Further, as a means for moving the specimen, a pump may well be used in place of the elevator or the syringe used in the foregoing embodiments.

According to the present invention, it is possible to provide the apparatus for transfusing liquid in the optical characteristic measurement with a high operability and at a low cost. In addition, since this apparatus can prevent the inclusion of the bubbles produced during the introduction of the specimen into the sample cell, it is also possible to provide a small-sized polarimeter and an urinalysis equipment having an excellent operability at a low cost.

Although the present invention has been described in terms of the presently preferred embodiments, it is to be understood that such disclosure is not to be interpreted as limiting. Various alterations and modifications will no doubt become apparent to those skilled in the art to which the present invention pertains, after having read the above disclosure. Accordingly, it is intended that the appended claims be interpreted as covering all alterations and modifications as fall within the true spirit and scope of the invention.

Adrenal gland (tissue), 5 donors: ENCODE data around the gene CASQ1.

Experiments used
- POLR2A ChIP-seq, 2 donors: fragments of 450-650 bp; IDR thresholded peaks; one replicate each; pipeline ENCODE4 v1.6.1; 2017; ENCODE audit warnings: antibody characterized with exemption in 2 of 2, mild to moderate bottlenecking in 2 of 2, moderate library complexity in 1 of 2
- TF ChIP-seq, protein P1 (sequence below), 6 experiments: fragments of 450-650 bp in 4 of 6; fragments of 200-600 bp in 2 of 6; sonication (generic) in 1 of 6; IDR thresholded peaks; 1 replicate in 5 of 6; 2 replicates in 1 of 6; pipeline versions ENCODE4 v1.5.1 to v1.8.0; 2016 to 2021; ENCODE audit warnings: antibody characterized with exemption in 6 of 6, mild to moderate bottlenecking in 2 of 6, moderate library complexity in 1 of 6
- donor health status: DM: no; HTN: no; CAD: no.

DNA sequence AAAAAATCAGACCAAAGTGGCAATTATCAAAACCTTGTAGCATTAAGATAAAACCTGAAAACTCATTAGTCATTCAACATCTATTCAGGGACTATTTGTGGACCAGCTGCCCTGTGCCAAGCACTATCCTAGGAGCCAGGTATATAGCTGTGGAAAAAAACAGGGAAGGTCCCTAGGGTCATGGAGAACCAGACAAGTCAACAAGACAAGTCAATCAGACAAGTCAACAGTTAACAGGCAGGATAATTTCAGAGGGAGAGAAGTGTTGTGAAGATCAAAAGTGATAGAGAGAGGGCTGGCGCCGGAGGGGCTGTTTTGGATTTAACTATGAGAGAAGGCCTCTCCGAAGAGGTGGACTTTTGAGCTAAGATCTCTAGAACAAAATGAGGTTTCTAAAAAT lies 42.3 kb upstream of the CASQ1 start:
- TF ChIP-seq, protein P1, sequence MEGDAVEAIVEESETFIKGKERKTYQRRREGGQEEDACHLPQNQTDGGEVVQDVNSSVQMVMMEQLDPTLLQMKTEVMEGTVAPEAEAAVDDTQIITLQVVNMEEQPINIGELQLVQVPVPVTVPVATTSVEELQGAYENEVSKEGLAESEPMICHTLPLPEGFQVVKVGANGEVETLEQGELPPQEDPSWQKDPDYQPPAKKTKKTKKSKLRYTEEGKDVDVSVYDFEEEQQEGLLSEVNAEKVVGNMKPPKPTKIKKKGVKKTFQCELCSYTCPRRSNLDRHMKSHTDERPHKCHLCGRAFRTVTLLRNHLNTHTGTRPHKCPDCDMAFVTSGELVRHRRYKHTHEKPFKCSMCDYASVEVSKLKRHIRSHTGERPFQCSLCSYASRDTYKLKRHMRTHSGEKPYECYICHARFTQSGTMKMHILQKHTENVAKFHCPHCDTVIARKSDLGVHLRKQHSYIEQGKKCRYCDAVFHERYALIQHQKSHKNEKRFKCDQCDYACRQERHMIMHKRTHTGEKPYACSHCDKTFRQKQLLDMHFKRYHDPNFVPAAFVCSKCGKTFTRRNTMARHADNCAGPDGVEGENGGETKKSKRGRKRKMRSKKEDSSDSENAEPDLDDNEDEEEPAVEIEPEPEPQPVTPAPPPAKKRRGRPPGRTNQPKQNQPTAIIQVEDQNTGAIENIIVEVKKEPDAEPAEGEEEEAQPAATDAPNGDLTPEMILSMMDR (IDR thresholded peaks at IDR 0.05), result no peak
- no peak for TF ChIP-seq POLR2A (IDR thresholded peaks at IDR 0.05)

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Classifications
U.S. Classification356/244, 356/368, 356/440, 356/441, 356/364, 356/367, 356/432, 356/442, 356/246
International ClassificationG01N21/11, G01N21/21, G01J4/04, G01N33/493, G01N21/05, G01N1/00
Cooperative ClassificationG01N21/21, G01N2021/054, G01N1/14, G01N2021/218, G01N21/11, G01N2021/115
European ClassificationG01N21/11, G01N21/21
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Owner name: MATSUSHITA ELECTRIC INDUSTRIAL CO., LTD., JAPAN
Free format text: ASSIGNMENT OF ASSIGNORS INTEREST;ASSIGNORS:KAWAMURA, TATSUROU;MIYAZAKI, JINSEI;REEL/FRAME:009480/0563
Effective date: 19980914
Sep 10, 2003FPAYFee payment
Year of fee payment: 4
Oct 15, 2007REMIMaintenance fee reminder mailed
Apr 4, 2008LAPSLapse for failure to pay maintenance fees
May 27, 2008FPExpired due to failure to pay maintenance fee
Effective date: 20080404